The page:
Coronavirus triggers an ugly rash of racism as the old ideas of ‘Yellow Peril’ and ‘sick man of Asia’ return
- A headline referring to China as the ‘sick man of Asia’, a cartoon of the Chinese flag with stars replaced by coronaviruses, an increase in xenophobic incidents against Chinese people: the epidemic seems to have brought out people’s uglier side
Time and again, I have read stories on my social media groups about how fellow Chinese have experienced verbal and even physical abuse in Britain, simply because of their race. Some were told to go home. One student in Sheffield was harassed for wearing a face mask. A Chinese doctor’s practice had a coronavirus sign painted over it.
On February 3, The Wall Street Journal ran an op-ed by Walter Russell Mead titled “China is the Real Sick Man of Asia”, with the subtitle: “Its financial markets may be even more dangerous than its wildlife markets.”
It actually refers to the sickly state of China in the late 19th and early 20th century, bullied by Western powers and plagued by internal divisions.
For them, “sick man of Asia” is a derogatory reference, and triggers painful memories of the country’s darkest days. Back then, the term also referenced the poor physical health of Chinese people, thanks to the appalling lack of hygiene and overwhelming poverty.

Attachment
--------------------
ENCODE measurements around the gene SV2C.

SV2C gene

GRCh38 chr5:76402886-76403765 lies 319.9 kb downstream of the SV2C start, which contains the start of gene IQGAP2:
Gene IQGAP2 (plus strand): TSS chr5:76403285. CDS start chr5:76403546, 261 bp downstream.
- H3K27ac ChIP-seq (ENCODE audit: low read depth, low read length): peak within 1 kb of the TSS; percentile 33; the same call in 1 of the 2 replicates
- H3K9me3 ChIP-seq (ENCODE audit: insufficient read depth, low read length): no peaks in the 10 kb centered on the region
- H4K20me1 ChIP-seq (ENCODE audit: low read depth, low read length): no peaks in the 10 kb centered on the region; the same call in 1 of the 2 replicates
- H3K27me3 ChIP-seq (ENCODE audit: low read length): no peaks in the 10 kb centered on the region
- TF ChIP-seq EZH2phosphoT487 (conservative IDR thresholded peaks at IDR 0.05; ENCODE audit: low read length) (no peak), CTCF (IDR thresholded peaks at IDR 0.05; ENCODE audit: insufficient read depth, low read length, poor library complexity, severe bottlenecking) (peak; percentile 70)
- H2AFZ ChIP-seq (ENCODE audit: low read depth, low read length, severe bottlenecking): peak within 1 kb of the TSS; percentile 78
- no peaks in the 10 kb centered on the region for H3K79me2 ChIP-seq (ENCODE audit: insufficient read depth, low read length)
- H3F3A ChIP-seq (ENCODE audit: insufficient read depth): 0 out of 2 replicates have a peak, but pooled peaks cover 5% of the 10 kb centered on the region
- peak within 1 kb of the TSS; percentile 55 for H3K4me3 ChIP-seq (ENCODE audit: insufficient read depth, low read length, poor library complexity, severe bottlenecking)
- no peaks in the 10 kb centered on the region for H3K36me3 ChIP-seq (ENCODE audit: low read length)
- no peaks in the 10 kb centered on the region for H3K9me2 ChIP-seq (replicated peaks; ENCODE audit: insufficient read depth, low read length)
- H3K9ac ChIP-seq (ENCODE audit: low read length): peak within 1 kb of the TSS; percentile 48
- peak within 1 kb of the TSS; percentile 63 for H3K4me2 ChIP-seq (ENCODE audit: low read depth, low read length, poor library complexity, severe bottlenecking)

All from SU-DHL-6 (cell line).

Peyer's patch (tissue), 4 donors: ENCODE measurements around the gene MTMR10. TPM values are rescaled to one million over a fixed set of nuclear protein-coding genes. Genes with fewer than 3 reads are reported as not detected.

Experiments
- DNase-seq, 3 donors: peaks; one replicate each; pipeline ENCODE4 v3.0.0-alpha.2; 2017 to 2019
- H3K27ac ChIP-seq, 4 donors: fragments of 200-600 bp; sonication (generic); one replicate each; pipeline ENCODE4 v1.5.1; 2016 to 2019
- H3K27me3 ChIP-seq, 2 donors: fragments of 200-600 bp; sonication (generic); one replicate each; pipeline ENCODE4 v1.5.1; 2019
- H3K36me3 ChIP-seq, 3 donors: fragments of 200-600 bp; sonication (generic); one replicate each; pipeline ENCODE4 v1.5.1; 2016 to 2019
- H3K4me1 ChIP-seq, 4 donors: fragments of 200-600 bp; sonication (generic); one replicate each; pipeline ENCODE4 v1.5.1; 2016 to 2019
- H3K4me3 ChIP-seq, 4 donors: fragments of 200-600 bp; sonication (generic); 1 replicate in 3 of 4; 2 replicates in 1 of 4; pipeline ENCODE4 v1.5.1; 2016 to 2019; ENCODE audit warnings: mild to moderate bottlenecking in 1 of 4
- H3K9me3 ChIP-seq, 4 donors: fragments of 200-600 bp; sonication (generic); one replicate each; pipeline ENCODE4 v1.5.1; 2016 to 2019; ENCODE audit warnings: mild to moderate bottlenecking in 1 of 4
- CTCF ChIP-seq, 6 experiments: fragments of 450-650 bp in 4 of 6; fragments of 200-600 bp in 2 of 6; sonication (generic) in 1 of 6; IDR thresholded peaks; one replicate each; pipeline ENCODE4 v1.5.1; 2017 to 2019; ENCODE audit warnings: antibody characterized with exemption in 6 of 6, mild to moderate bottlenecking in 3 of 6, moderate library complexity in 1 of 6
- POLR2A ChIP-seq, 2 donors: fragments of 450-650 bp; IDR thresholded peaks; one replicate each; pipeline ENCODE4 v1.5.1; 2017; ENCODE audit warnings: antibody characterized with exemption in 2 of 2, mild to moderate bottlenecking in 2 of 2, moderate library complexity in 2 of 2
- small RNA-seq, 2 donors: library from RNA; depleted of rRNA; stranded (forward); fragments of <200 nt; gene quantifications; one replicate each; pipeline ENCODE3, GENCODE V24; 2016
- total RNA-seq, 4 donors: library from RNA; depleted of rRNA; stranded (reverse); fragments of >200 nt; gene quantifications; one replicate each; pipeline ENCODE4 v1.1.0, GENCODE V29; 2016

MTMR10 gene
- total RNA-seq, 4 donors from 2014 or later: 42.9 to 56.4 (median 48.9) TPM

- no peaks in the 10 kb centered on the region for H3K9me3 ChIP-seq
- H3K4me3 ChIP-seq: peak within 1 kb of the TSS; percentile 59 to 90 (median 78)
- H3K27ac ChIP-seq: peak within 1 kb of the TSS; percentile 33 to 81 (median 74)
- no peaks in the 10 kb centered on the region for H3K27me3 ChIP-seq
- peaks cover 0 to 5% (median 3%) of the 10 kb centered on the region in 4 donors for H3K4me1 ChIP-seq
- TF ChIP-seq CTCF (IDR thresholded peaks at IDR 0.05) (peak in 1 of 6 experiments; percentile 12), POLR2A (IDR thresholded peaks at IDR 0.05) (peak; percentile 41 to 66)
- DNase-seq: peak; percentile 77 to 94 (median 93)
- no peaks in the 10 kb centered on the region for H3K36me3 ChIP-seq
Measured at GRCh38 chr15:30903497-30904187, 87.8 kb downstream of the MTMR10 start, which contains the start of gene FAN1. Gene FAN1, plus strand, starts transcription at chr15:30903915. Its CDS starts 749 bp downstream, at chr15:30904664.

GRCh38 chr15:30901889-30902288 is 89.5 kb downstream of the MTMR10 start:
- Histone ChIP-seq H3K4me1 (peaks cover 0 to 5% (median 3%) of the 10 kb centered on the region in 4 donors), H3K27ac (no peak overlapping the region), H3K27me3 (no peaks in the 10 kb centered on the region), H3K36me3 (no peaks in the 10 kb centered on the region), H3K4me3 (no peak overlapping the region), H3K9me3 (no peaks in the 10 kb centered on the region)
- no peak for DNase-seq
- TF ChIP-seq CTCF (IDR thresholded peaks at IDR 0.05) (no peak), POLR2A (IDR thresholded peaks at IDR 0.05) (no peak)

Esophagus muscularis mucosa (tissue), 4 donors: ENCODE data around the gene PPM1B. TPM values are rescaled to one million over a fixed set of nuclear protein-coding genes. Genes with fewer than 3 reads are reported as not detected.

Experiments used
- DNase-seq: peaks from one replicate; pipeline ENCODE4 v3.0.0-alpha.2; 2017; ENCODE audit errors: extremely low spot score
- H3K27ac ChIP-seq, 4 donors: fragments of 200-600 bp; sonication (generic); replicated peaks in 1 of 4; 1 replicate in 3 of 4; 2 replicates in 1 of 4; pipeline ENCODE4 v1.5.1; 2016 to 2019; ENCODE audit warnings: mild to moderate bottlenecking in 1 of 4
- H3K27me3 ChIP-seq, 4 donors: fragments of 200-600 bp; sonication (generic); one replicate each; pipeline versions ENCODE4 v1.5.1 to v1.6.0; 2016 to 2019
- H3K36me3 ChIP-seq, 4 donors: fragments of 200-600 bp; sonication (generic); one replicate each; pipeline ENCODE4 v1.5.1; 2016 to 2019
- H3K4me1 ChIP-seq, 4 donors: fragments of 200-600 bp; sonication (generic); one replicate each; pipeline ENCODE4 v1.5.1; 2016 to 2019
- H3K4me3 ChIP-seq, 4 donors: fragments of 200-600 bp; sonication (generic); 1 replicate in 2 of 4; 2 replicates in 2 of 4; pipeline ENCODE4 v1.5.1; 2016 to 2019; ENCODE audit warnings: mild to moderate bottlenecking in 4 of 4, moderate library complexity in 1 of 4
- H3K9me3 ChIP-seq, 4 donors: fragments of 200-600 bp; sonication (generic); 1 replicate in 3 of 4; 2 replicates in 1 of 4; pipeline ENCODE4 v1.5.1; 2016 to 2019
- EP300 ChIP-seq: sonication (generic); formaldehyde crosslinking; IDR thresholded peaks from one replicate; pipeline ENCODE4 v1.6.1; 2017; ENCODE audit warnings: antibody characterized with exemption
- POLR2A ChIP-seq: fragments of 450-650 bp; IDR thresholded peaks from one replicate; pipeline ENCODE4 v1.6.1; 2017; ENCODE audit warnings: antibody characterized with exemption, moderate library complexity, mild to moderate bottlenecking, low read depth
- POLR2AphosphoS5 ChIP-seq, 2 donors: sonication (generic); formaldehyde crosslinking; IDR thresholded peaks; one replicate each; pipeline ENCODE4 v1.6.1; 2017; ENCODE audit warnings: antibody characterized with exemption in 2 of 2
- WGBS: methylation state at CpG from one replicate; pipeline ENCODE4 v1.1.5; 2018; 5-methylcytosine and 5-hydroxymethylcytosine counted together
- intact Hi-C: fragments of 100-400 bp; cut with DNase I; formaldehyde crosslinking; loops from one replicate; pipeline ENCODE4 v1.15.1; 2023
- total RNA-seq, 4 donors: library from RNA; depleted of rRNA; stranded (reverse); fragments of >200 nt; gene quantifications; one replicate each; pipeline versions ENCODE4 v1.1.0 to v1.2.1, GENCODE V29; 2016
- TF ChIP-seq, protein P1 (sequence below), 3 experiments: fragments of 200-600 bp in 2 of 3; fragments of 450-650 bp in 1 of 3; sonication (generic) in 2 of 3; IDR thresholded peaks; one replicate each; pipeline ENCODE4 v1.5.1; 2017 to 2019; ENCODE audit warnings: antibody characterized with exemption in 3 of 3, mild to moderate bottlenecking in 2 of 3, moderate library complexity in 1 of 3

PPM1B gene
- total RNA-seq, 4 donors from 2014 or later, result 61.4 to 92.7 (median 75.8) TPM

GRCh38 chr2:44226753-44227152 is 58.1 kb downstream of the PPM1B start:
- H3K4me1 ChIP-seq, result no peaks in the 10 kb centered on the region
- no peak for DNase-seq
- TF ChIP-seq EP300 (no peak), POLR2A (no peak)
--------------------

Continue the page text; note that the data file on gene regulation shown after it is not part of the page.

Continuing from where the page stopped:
Even if he did not coin the term, Wilhelm popularised the psycho-cultural perception of the so-called civilised world – that is, the Anglo-Saxon empires – in danger of being overrun by the yellow-skinned East Asians (the Chinese and Japanese).
Even before the aggressive German emperor, however, white supremacists in the US had embraced the “Asian menace” theory, demanding that the government bar immigration of “filthy yellow hordes” of Chinese.
One editorial from 1954, for example, in the influential New York Tribune newspaper, described the Chinese thus: “They are uncivilised, unclean, filthy beyond all conception, without any of the higher domestic or social relations; lustful and sensual in their dispositions; every female is a prostitute, and of the basest order.”
In a 2014 review of the book Perceptions of the East – Yellow Peril: An Archive of Anti-Asian Fear, sinologist Leung Wing-fai explains that: “The phrase yellow peril (sometimes yellow terror or yellow spectre) … blends Western anxieties about sex, racist fears of the alien other, and the Spenglerian belief that the West will become outnumbered and enslaved by the East.”
When millions of Chinese are suffering, racist headlines and comments are doubly insensitive and inappropriate. It only perpetuates the stereotype that Asians are disease-ridden. Fear and racism feed on each other, and both hinder our fight against the virus.
Lijia Zhang is a rocket-factory worker turned social commentator, and the author of a novel, Lotus